Tube Output and Air Kerma for Both DR and CR Systems
CR system DR system


Selected kVp Measured kVp Air kerma (μGy) Tube output (μGy/mAs) Selected kVp Measured kVp Air kerna (μGy) Tube output (μGy/mAs)
50 48.5 192.1 48.0 50 49.2 42.4 10.6

60 59.3 145.1 36.3 60 59.6 68.8 17.2

70 69.0 203.6 50.9 70 68.9 97.2 24.3

81 80.0 277.5 69.4 80 79.3 128.9 32.2

90 89.4 343.3 85.8 90 89.9 166.4 41.6

102 101.3 439.0 109.6 100 100.1 202.3 50.6

109 108.2 496.1 124.0 110 110.1 241.1 60.3

DR, digital radiography; CR, computed radiography; kVp, kilovoltage peak; mAs, milliampere second.

Table 3
Estimated ESD (mGy) and Local DRLs (mGy) for CR and DR
Examination CR DR p-values for ESD


ESD (mGy) DRLs (mGy) ESD (mGy) DRLs (mGy)
Chest PA 0.3±0.1 0.4 0.2±0.1 0.3 0.001173

Lumbar spine AP 1.9±0.2 1.6 1.4±0.3 1.6 0.367662

Lumbar spine LAT 2.8±0.4 3.4 2.6±0.5 3.1 0.755391

Cervical spine AP 0.3±0.1 0.5 0.3±0.1 0.4 0.026233

Cervical spine LAT 0.4±0.1 0.4 0.2±0.1 0.3 0.000889

Skull PA 1.0±0.2 1.1 0.6±0.2 0.7 0.000123

Skull LAT 0.9±0.1 1.0 0.5±0.2 0.6 0.002769

Pelvis AP 1.0±0.4 1.2 0.8±0.1 0.9 0.331000

Abdomen AP 1.5±0.5 1.7 0.9±0.3 1.3 0.019636

Values are presented as mean±standard deviation.

ESD, entrance skin dose; DRL, diagnostic reference level; CR, computed radiography; DR, digital radiography; PA, posteroanterior; AP, anteroposterior; LAT, lateral.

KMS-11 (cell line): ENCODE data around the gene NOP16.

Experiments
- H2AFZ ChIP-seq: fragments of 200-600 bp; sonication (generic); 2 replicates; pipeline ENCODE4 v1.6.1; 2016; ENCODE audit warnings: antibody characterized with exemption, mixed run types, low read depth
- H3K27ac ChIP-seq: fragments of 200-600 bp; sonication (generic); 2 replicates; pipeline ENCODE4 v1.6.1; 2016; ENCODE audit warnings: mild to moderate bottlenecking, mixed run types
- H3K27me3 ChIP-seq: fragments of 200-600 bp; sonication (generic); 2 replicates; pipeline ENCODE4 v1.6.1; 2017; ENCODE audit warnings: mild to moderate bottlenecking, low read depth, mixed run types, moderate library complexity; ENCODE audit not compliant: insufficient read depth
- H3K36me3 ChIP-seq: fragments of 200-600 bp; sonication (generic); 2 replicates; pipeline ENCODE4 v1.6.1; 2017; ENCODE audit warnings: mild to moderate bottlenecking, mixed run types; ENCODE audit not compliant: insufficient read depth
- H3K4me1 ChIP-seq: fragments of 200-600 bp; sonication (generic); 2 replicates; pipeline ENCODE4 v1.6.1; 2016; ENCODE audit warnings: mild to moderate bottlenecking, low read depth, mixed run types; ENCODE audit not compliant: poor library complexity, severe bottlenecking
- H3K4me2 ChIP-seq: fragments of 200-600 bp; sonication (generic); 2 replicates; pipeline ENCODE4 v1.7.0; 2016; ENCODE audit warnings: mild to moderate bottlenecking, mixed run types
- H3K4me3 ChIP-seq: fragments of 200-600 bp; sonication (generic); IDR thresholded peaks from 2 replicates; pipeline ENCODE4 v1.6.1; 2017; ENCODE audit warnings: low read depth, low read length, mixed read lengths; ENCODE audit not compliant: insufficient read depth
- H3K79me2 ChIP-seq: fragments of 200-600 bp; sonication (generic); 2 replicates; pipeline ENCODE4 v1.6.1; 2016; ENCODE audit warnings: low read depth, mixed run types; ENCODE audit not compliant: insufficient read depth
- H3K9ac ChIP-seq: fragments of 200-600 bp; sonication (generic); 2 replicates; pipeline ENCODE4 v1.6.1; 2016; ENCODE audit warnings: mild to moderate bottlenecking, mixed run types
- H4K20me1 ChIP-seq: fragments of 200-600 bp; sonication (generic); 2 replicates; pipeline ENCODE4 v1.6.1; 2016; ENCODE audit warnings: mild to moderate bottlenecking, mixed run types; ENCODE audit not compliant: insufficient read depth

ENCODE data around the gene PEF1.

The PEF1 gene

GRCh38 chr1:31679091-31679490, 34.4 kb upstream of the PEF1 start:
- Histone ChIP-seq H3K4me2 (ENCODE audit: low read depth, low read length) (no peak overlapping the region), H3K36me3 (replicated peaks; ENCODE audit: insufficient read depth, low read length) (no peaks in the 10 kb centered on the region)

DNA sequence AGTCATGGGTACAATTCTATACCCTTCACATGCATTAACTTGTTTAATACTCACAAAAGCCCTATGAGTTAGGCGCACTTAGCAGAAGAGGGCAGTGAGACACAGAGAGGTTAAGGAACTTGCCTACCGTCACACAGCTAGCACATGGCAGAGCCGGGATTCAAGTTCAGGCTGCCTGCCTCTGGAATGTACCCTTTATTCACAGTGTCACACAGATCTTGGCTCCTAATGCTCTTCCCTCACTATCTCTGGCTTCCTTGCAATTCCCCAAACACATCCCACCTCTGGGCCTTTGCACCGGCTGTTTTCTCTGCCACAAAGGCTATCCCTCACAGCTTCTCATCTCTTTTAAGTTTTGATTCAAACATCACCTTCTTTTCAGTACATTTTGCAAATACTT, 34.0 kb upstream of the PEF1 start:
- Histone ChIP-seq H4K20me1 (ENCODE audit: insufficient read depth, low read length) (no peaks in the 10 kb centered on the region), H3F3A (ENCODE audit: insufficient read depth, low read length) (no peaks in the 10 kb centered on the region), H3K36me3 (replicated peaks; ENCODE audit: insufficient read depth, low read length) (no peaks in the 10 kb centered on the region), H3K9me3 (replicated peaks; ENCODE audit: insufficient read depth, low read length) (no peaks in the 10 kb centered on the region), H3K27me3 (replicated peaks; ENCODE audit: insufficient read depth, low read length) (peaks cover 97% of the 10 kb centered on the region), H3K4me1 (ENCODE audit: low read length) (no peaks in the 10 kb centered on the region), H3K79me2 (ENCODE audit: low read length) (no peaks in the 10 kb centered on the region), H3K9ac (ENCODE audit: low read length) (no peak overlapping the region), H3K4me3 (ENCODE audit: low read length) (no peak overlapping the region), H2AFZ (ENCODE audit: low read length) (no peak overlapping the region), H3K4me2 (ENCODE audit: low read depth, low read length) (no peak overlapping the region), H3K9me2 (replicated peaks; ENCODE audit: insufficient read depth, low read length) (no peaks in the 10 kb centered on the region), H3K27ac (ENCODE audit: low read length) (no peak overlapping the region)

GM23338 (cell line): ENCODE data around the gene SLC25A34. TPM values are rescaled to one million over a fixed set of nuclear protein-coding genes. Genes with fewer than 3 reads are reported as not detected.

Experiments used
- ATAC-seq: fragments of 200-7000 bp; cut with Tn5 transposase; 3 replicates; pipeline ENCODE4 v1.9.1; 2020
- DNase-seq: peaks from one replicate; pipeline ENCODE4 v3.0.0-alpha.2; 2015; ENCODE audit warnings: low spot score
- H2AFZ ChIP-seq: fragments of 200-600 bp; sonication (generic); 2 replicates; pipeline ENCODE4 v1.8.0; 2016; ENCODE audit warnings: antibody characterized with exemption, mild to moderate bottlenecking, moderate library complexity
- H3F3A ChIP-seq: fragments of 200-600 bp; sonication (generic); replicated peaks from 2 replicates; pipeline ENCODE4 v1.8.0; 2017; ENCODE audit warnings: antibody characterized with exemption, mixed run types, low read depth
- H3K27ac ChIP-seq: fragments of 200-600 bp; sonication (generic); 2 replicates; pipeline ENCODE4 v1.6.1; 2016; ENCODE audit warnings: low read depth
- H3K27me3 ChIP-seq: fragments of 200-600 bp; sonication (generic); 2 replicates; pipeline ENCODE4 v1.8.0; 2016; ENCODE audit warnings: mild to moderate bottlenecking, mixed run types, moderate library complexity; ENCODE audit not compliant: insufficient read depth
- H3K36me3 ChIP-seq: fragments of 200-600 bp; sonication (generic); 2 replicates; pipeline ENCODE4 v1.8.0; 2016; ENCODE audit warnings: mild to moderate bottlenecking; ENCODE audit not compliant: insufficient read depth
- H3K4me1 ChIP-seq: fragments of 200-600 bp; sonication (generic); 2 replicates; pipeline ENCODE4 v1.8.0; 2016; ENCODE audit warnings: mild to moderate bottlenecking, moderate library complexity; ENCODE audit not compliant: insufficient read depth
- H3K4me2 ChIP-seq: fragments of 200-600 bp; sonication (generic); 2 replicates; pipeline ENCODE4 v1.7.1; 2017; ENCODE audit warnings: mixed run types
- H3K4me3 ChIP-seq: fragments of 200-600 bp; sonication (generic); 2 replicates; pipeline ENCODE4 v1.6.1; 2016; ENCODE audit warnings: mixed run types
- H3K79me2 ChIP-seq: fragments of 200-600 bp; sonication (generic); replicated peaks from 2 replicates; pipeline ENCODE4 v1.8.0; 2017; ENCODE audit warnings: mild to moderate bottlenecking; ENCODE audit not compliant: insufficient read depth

Table 4
Comparison of DRLs (mGy) of Present Study with a Study of Tonkopi et al. [14]
Examination DRLs (mGy)

Present study Tonkopi et al. (2012) [14]


CR DR CR DR
Chest PA 0.4 0.3 1.1 0.1

Lumbar spine AP 1.6 1.6 10.8 4.1

Lumbar spine LAT 3.4 3.1 29.0 8.9

Cervical spine AP 0.4 0.3 - -

Cervical spine LAT 0.4 0.3 - -

Skull PA 1.1 0.7 - -

Skull LAT 1.1 0.6 - -

Pelvis AP 1.2 0.9 3.7 2.9

Abdomen AP 1.7 1.3 5.3 4.8

Hyphen (-) in the table indicates absence of data. From the comparison, this study presents local DRLs lower than Tonkopi et al. (2012) [14] except for chest PA in DR and CR.

DRL, diagnostic reference level; CR, computed radiography; DR, digital radiography; PA, posteroanterior; AP, anteroposterior; LAT, lateral.